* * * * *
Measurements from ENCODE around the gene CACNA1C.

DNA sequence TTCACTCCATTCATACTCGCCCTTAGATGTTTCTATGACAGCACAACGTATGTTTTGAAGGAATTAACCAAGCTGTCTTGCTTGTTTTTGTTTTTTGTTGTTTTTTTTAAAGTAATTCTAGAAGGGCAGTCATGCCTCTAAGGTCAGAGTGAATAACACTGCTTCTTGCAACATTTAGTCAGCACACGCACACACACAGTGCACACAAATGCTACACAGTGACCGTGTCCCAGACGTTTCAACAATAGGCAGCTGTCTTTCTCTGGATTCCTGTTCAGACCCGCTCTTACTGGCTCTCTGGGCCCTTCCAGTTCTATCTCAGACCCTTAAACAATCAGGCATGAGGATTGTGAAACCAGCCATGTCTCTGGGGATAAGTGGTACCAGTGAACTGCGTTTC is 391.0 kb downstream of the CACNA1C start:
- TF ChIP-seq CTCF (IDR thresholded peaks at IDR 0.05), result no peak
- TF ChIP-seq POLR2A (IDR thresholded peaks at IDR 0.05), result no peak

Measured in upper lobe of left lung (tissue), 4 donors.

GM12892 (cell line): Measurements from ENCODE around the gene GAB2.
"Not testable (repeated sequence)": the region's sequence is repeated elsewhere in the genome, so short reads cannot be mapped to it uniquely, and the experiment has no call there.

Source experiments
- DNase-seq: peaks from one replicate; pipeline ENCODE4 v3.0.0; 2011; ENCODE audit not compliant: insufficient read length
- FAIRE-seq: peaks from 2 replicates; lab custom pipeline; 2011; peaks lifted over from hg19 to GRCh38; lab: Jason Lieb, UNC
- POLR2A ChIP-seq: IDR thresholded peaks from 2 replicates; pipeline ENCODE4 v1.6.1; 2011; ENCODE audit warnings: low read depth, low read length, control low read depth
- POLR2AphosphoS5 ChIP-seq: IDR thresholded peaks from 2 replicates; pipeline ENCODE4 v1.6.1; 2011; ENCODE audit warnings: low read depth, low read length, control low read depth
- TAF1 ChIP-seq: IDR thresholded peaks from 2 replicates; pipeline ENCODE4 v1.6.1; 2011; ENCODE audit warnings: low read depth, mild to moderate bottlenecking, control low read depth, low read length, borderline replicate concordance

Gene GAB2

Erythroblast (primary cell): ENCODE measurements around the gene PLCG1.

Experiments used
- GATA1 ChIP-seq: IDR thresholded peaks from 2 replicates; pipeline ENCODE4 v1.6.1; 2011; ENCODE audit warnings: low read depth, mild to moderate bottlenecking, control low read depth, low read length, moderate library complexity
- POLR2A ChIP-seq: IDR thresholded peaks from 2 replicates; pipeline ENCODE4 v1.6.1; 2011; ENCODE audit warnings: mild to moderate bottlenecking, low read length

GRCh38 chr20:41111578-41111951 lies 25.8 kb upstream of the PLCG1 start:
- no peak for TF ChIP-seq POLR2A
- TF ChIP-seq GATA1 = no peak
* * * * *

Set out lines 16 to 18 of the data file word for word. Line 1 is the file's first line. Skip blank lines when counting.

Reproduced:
Experiments used
- GATA1 ChIP-seq: IDR thresholded peaks from 2 replicates; pipeline ENCODE4 v1.6.1; 2011; ENCODE audit warnings: low read depth, mild to moderate bottlenecking, control low read depth, low read length, moderate library complexity
- POLR2A ChIP-seq: IDR thresholded peaks from 2 replicates; pipeline ENCODE4 v1.6.1; 2011; ENCODE audit warnings: mild to moderate bottlenecking, low read length